Tongdeli and Tongyili – A Taste of Shanghai’s French Concession in Suzhou

By Steve Koss

There’s little argument that Shanghai life at its most notorious took place in the 1920s and 1930s, the era of the notorious criminal “Big Ears” Du (Du Yuesheng 杜月笙). Along with “Pockmarked” Huang (Huang Jinrong 黄金荣), and Zhang Xiaolin张啸林 (1877 – 1940), this gangster trio’s infamous Green Gang Triad constituted a Shanghai Mafia, controlling most of the city’s vice trade, from opium and gambling dens to brothels and protection rackets.

Huang Jinrong
黄金荣,
1868 – 1953
Du Yuesheng
杜月笙
1888 – 1951
Zhang Xiaolin
张啸林
1877 – 1940

While the names of “The Three Tycoons” (三大亨, san daheng) may be recognizable to many Suzhouren and others familiar with Shanghai’s checkered early-twentieth century years, far fewer are likely aware of the mark—still visible today—“Big Ears” Du left on Suzhou’s ancient city.  Yet thanks to Du Yuesheng, a stroll down a couple of parallel, not-so-hidden alleys within a stone’s throw of Guanqian Jie can give you an architectural taste of the French Concession in Shanghai’s International Settlement of the 1920s.

The Suzhou connections actually begin with Du’s mentor, “Pockmarked” Huang. Born in Suzhou to a police detective, Huang’s family relocated to Shanghai five years after their only son’s birth. Apprenticed as a picture-frame maker, the young man soon found himself at age twenty-two following in his father’s footsteps. However, his position as a detective in the French Settlement led him increasingly into contact with the local criminal element even as his crime-solving reputation propelled him upward within the French Concession’s police ranks.

Lin Guisheng
林桂生

In 1900, Huang Jinrong fashioned his most crucial alliance—he married Lin Guisheng 林桂生, a Suzhounese woman who became his most trusted advisor and helped steer his way into the ranks of criminal stardom. Equally important, it was Suzhou’s Lin Guisheng who recognized the criminal enterprise potential in Du Yuesheng. When “Pockmarked” Huang was arrested in 1924 for angering the military governor of Zhejiang, it was “Big Ears” Du who arranged for his boss’s release.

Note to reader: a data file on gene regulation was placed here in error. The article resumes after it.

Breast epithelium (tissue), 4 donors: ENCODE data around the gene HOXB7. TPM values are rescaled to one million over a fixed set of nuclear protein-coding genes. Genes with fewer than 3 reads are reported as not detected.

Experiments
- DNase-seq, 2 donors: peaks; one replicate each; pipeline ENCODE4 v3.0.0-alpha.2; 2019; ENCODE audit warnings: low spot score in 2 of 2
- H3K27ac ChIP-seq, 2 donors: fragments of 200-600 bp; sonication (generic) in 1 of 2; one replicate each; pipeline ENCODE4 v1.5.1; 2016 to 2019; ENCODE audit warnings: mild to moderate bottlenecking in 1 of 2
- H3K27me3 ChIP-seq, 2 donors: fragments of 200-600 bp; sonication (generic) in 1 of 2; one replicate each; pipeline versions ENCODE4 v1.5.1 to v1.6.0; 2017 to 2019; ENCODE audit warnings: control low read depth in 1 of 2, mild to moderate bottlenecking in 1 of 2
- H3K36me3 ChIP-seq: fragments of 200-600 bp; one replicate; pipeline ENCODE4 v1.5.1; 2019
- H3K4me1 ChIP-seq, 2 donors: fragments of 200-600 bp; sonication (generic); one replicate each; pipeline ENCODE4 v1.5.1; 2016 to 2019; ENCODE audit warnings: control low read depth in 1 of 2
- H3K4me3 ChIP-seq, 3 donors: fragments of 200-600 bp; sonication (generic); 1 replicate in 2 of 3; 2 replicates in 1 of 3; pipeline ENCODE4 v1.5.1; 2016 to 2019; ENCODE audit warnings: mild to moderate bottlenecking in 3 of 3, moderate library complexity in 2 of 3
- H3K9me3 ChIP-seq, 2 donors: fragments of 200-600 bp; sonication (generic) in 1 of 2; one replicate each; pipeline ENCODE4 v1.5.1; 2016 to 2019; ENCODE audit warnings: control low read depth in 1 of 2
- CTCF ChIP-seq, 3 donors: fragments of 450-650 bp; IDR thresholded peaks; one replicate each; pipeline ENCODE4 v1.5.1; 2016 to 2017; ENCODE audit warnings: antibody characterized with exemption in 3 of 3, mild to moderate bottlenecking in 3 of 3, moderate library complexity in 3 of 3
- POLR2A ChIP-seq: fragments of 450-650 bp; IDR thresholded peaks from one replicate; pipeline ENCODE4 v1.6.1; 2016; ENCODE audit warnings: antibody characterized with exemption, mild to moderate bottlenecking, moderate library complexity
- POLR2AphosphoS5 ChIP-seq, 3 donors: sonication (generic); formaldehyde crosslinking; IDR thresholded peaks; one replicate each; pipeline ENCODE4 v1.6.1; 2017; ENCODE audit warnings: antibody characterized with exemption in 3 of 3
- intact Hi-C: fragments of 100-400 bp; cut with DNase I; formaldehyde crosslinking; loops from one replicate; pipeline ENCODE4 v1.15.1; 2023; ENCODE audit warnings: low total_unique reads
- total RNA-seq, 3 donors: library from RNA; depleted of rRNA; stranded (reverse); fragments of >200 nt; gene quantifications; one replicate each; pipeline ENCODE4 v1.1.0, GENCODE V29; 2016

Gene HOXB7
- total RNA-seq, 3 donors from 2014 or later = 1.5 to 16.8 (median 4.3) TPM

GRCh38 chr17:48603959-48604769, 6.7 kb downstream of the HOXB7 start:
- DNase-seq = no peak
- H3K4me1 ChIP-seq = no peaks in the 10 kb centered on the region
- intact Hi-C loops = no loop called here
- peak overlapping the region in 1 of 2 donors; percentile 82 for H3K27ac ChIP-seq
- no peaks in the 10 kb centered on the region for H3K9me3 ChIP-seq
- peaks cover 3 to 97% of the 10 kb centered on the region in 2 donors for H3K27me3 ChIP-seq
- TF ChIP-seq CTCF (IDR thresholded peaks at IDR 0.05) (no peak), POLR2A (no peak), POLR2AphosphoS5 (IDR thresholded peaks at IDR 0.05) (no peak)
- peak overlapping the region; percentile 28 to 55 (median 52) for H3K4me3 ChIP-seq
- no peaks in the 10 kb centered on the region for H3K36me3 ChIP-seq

By the late 1920s, Huang had turned over his budding empire to Du. The wealth generated by their criminal network was immense, their profits alone said to have equaled a third of Shanghai city’s total revenue receipts. And it was at this time that “Big Ears” Du put his mark on 1930s Suzhou.

With money to spare, Du Yuesheng set out to create his own unique corner of Suzhou city, a “country home” respite from Shanghai in the nearby ancient city known for its beauty and elegance. To do so, he funded the construction of Suzhou’s first systematic real estate development in the two narrow lanes known today as Tongdeli 同德里 and Tongyili 同益里. What made them most noteworthy, however, was their architectural design; a combination of the then-popular “Minguo” style (which ran from 1912 – 1949) with the European flair of 1930s Shanghai’s French Concession.

Today’s French Concession Area in Shanghai

Needless to say, “Big Ears” Du carved out his own little corner of Tongdeli, seen today as a small courtyard-like space about halfway down the alley, with four doors facing one another. For a criminal kingpin like Du, the alley and the two pairs of facing doors in a confined area must have provided more than enough sense of privacy and security from unwanted eyes, ears, and visitors. Other wealthy financiers who plied the fringes of the Shanghai underworld are said to have been Du’s neighbors.

Entrance to Tongdeli, as announced by the characters atop the gateway
View down the lane, with grapevines covering the pergola overhead
Minguo Style Architecture
Decorative scrollwork over residents’ doors, restored in 2007
Reputedly the special, four-door alcove occupied by “Big Ears” Du
Facing out toward Wusa Lu; another European decorative element above the arbor

Even today, a walk down either lane feels like a walk through a vaguely European variant of Suzhou, from the ornate entrance arch and grape-strung arbor to the restored decorative flourishes atop each doorway in the alley. A local resident informed me that the Suzhou city government still owns many of the buildings; she pays her monthly rent to the city as landlord. Thankfully, the city took major steps in 2007 to renovate and preserve these two unusual and historic streets.

To see Tongdeli and Tongyili, travel to the intersection of Ganjiang Lu and Wusa Lu in the ancient city. As you enter Wusa Lu walking south (away from the Wyndham Hotel across the street on Ganjiang Lu), the entrance into Tongdeli will appear almost immediately on your right. The next right-hand alley entrance, perhaps 30 – 40 meters further south, will put you at the head of Tongyili. Take a stroll, and imagine yourself hanging out in the French Settlement with the big bosses of the Shanghai Green Triad Gang of the 1930s. But watch out for those armed thugs hired for their bosses’ protection!!

Do you want to read more? Here is some additional information:
Shanghai’s Shadowy “Green Gang”
The three tycoons of gangsters’ Shanghai
Murder, mayhem and money

Steve Koss is the author of ” Beautiful Su – A Social and Cultural History of Suzhou”. Read more about Steve here.

Tongdeli and Tongyili

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